We’re not supposed to do this sort of thing anymore. We’re supposed to have grown up as a community and settled down into monogamous relationships. We’re supposed to think of Queerness in terms of who we love, not who we fuck. According to the “leaders” of our community, being Gay is supposed to be about love instead of sex. We’re not supposed to have sex — or if we do, we’re supposed to do so in the darkest recesses of the bedroom, carefully and quietly so we don’t disturb the kids we’ve fought so hard for the legal right to adopt, and certainly not with anybody but the permanent partner we’ve fought so hard for the legal right to marry.
Well, balls to that — literally and figuratively — says Edmund White. After describing his French friends’ more, shall we say, unusual sexual proclivities — including a richly comic depiction of how he and some friends rescued philosopher and historian Michel Foucault from the consequences of a bad LSD trip he had in a Gay bathhouse in New York City — White writes that some readers will think “I’m tarnishing Foucault’s reputation by mentioning his bad trip at the baths. On the contrary, I want to suggest how heroic they [Foucault and his other French friends] were. They were intellectuals, but not feeble ones who’d chosen the mind over the body. As the golden age of promiscuity was shutting down, they were leading daring sex lives in which they were collapsing age and class and racial barriers.”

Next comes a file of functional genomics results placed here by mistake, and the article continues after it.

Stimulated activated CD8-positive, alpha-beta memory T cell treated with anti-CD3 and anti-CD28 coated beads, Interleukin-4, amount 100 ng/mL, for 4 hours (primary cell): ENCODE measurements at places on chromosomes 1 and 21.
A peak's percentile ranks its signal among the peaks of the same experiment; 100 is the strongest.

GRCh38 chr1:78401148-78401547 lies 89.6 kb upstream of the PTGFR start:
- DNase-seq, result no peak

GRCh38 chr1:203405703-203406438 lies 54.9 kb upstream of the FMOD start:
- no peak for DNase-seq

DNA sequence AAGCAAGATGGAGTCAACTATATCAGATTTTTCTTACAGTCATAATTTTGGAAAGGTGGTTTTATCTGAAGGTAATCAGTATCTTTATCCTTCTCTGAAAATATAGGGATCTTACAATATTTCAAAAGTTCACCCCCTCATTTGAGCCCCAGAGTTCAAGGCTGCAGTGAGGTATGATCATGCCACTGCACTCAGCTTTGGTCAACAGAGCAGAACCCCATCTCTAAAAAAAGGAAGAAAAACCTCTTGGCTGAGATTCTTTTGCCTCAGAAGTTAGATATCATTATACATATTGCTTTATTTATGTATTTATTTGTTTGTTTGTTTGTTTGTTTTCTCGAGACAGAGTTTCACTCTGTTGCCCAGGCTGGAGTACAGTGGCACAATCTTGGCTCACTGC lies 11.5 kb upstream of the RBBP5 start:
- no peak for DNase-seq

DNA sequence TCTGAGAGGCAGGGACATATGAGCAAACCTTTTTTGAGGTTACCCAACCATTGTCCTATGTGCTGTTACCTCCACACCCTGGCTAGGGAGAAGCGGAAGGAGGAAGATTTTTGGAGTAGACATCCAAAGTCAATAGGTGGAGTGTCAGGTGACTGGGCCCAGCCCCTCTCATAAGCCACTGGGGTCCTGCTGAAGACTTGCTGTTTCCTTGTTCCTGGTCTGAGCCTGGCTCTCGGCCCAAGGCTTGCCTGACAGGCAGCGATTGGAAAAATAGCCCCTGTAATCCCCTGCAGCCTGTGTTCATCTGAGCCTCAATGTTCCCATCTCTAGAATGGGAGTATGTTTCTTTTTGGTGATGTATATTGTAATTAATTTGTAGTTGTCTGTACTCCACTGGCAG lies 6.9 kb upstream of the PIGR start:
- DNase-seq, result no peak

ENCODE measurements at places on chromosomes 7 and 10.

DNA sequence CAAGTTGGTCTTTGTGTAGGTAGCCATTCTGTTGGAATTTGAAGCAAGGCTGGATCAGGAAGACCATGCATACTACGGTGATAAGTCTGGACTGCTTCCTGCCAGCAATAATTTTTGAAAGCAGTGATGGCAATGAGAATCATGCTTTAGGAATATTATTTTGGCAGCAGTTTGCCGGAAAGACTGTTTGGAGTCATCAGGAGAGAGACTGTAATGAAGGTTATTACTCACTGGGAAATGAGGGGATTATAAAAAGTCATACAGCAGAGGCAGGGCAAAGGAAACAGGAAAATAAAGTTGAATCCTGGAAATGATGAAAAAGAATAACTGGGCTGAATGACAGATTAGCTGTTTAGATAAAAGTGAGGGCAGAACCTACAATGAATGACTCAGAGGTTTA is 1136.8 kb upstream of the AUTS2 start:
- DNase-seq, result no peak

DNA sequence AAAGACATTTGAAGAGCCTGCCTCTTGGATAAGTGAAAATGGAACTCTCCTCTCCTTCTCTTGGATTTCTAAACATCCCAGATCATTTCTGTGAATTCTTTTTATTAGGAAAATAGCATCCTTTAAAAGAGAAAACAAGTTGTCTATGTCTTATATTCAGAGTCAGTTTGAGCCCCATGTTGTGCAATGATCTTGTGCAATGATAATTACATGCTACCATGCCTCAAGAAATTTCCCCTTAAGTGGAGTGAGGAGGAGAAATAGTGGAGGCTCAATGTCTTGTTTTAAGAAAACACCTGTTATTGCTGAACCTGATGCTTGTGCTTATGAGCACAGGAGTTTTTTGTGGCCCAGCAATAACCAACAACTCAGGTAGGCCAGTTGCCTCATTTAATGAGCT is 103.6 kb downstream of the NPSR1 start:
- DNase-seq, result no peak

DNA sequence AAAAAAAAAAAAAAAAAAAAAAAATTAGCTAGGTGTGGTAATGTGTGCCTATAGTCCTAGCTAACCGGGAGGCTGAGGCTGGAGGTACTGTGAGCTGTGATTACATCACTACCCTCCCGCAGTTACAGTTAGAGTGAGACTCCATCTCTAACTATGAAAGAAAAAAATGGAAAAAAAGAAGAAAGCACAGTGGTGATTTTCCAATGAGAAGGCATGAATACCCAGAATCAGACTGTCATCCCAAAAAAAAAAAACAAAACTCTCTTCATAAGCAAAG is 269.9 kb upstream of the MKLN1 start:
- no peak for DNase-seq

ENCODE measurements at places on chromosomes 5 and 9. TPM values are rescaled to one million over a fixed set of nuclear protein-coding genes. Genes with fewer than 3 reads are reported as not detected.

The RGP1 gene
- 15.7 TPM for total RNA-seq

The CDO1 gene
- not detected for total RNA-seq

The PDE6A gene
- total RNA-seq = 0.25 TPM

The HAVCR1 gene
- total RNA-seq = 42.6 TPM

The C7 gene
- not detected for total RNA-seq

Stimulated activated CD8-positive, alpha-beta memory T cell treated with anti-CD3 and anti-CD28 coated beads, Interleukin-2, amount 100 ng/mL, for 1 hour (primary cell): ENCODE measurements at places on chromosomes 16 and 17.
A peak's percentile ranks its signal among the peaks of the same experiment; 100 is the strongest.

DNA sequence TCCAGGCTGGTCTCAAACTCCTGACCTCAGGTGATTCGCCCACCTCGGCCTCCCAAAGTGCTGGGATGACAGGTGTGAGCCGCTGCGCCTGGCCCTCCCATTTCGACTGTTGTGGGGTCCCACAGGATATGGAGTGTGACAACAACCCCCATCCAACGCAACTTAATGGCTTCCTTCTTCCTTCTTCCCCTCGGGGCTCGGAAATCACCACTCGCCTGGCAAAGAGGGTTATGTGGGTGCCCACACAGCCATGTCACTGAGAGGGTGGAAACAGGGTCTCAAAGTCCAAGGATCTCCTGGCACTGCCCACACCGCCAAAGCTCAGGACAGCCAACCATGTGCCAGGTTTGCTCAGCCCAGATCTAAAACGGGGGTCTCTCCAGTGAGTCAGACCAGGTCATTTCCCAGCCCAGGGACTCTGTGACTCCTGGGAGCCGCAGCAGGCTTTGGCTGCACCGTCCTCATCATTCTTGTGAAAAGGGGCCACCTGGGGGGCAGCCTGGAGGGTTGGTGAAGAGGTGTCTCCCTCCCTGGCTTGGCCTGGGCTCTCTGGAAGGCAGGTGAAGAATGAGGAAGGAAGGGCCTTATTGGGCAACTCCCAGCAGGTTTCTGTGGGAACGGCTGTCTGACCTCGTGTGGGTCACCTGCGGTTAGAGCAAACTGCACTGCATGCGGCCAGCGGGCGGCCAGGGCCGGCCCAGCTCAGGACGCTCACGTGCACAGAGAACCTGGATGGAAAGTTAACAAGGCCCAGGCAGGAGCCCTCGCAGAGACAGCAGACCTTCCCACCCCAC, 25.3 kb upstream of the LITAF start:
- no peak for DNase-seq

White clearly sees himself as less daring and less brilliant than his friends, but equally committed to combining his intellectual and physical sides. You can’t separate the one from the other, he says in My Lives, not only because sex in its various permutations has provided so much of the raw material for his books but also because you can’t understand the “elder statesman of Gay literature” the disgruntled reader of White’s interview with that Boston paper wanted to experience unless he’s first shown you into his bedroom — or bathhouse, orgy room, streetcorner or parked truck (one of the book’s more unforgettable scenes describes one of the orgies that regularly took place in the Gay parts of New York City in the 1970’s inside truck trailers, often several rented at once and linked by the goings-on outside and under as well as in them) — and confronted you with the depth and breadth of his normal male sexual desires.